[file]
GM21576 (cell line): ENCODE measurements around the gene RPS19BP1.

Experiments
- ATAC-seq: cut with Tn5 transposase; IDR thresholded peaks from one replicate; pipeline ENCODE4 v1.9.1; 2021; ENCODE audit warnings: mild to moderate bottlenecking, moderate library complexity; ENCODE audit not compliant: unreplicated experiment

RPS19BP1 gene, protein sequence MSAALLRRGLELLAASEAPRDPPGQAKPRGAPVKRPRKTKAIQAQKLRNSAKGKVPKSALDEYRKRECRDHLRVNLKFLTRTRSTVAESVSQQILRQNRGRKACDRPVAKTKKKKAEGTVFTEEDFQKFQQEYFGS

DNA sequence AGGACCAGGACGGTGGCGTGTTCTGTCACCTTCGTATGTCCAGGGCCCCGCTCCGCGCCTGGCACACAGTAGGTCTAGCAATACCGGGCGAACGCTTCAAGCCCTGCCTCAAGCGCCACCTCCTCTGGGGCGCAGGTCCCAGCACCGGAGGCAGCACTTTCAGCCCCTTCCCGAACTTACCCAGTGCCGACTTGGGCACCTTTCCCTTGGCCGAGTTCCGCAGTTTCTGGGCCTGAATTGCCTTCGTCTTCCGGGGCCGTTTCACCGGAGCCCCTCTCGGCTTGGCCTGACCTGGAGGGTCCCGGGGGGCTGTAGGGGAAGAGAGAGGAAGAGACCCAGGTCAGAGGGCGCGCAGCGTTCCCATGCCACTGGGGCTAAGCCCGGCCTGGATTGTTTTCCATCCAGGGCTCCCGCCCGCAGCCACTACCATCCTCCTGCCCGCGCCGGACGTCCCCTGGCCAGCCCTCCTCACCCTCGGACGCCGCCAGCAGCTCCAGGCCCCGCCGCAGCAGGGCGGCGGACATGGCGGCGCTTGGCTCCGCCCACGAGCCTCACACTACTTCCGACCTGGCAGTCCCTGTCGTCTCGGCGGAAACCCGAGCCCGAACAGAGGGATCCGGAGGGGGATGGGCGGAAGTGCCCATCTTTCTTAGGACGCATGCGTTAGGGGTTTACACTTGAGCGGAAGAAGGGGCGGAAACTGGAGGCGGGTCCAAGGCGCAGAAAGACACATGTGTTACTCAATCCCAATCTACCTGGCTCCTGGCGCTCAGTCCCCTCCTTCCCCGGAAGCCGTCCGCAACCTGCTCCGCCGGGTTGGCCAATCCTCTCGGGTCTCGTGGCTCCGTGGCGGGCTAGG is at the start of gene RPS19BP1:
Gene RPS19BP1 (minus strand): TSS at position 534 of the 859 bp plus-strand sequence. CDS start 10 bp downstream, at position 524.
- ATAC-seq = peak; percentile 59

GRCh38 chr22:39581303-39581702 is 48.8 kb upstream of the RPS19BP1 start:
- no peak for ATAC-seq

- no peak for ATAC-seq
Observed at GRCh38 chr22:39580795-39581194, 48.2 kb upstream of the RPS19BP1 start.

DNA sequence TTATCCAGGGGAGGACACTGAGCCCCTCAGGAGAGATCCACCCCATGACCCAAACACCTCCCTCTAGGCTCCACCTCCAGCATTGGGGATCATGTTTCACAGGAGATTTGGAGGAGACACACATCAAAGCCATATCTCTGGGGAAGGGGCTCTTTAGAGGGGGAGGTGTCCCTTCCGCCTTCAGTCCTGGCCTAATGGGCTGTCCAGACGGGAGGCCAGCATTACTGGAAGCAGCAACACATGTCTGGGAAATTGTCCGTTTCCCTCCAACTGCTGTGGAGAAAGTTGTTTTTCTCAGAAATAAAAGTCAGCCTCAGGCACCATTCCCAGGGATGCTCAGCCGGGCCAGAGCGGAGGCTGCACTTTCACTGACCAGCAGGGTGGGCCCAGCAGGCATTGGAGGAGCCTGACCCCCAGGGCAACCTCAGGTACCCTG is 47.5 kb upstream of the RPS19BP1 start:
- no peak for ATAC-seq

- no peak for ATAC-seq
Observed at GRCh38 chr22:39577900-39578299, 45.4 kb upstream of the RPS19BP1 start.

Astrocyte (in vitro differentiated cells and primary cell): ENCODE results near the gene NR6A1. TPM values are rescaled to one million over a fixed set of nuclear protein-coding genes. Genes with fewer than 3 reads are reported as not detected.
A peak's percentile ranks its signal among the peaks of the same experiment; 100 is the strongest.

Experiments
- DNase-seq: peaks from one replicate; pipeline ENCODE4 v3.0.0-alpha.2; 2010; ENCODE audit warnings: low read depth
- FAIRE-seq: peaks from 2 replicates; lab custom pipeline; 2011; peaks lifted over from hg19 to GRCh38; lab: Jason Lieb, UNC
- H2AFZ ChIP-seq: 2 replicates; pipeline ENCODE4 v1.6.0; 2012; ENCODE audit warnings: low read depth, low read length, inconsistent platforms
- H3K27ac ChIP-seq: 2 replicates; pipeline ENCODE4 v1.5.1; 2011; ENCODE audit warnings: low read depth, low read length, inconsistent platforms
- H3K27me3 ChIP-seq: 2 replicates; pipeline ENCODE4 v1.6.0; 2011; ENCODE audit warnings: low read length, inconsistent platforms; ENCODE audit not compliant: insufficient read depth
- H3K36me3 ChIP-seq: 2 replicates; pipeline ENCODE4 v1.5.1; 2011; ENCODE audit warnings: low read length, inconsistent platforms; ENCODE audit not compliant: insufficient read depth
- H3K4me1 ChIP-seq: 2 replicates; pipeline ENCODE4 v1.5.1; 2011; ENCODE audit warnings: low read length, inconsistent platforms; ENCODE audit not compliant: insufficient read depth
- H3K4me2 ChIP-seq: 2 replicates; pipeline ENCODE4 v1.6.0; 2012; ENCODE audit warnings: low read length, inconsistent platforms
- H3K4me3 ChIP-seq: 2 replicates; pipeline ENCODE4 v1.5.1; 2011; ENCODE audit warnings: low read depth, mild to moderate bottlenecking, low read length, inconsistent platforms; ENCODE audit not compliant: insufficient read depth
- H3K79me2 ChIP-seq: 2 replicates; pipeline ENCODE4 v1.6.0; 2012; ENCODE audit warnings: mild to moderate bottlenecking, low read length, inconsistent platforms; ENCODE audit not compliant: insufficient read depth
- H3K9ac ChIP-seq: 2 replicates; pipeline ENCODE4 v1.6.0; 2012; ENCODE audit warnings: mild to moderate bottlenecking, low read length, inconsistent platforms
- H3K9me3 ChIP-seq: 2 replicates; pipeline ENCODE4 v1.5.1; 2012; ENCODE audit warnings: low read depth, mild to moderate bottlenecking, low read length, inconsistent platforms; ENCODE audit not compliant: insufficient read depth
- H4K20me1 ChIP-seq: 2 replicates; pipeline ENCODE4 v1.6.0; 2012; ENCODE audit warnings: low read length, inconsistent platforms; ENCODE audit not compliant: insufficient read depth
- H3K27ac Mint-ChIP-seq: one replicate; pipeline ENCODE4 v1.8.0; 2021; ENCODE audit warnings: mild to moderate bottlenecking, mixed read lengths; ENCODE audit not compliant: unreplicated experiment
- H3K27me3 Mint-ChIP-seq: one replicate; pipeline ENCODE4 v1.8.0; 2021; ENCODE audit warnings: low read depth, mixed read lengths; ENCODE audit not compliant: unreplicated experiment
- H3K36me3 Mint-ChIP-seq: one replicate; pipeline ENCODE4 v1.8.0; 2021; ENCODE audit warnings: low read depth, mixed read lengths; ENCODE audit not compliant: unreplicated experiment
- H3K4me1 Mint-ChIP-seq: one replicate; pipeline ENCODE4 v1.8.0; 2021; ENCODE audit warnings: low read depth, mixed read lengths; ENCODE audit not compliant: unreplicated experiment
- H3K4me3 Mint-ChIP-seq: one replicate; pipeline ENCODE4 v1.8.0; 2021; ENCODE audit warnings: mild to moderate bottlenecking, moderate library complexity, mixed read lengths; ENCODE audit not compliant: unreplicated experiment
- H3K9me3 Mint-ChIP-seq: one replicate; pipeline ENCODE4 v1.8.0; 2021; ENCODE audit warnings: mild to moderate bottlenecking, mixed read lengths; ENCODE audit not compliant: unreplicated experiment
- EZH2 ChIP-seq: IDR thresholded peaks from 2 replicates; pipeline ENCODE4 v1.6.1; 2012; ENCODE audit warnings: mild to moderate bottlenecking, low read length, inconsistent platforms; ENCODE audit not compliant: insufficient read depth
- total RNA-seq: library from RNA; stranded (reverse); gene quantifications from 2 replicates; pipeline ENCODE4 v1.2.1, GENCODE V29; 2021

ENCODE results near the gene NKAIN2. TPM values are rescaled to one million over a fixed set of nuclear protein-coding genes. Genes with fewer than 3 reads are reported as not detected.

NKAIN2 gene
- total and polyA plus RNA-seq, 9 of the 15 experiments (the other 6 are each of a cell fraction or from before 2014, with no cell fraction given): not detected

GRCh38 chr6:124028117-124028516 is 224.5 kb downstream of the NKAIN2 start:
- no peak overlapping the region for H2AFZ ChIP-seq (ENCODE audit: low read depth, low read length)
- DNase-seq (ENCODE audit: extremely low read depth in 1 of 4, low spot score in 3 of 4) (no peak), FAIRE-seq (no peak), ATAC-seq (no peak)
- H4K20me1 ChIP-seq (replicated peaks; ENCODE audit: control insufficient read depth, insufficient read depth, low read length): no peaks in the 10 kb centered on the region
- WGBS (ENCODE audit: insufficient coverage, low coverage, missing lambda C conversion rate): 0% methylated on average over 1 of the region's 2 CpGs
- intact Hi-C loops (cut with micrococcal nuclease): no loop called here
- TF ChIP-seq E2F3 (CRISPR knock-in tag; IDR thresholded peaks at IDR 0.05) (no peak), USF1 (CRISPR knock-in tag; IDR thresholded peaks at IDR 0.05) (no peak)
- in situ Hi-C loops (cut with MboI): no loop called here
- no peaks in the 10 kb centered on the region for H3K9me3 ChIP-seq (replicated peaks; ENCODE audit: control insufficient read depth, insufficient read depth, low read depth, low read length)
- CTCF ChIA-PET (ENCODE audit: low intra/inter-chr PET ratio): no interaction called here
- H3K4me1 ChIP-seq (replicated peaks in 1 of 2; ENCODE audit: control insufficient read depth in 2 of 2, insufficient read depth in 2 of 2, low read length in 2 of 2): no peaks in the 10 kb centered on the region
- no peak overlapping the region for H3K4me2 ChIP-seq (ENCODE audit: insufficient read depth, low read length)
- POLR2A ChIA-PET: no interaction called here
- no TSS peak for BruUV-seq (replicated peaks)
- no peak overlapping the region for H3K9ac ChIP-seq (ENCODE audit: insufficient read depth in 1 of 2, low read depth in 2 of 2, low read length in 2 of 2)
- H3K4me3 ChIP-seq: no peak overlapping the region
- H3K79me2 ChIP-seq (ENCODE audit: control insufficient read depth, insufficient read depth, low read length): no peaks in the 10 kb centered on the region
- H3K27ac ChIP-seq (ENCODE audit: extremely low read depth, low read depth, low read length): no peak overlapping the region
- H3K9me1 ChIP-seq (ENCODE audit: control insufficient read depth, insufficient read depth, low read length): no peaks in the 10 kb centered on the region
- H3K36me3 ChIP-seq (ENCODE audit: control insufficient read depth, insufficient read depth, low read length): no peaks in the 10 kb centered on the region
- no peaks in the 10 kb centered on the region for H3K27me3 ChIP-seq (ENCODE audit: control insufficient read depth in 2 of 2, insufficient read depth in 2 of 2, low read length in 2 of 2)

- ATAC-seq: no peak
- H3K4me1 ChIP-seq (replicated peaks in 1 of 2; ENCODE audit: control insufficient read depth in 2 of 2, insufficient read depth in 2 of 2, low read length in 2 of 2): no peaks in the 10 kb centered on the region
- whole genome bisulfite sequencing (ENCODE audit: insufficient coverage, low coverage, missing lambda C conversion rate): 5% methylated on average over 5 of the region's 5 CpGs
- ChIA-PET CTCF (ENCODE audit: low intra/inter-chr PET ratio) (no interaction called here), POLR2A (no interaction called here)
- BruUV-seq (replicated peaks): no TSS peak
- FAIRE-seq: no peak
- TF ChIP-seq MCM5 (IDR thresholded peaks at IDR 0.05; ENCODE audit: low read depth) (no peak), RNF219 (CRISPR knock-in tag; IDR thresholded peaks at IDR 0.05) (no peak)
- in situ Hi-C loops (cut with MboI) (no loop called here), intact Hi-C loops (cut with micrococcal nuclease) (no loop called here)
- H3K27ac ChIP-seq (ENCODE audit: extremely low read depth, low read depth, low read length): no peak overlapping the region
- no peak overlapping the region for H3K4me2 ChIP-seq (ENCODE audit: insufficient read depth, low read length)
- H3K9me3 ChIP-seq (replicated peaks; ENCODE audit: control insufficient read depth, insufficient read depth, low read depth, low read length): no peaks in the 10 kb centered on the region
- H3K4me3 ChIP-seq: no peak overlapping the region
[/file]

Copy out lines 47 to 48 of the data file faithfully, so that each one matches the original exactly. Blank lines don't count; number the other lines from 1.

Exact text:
- WGBS (ENCODE audit: insufficient coverage, low coverage, missing lambda C conversion rate): 0% methylated on average over 1 of the region's 2 CpGs
- intact Hi-C loops (cut with micrococcal nuclease): no loop called here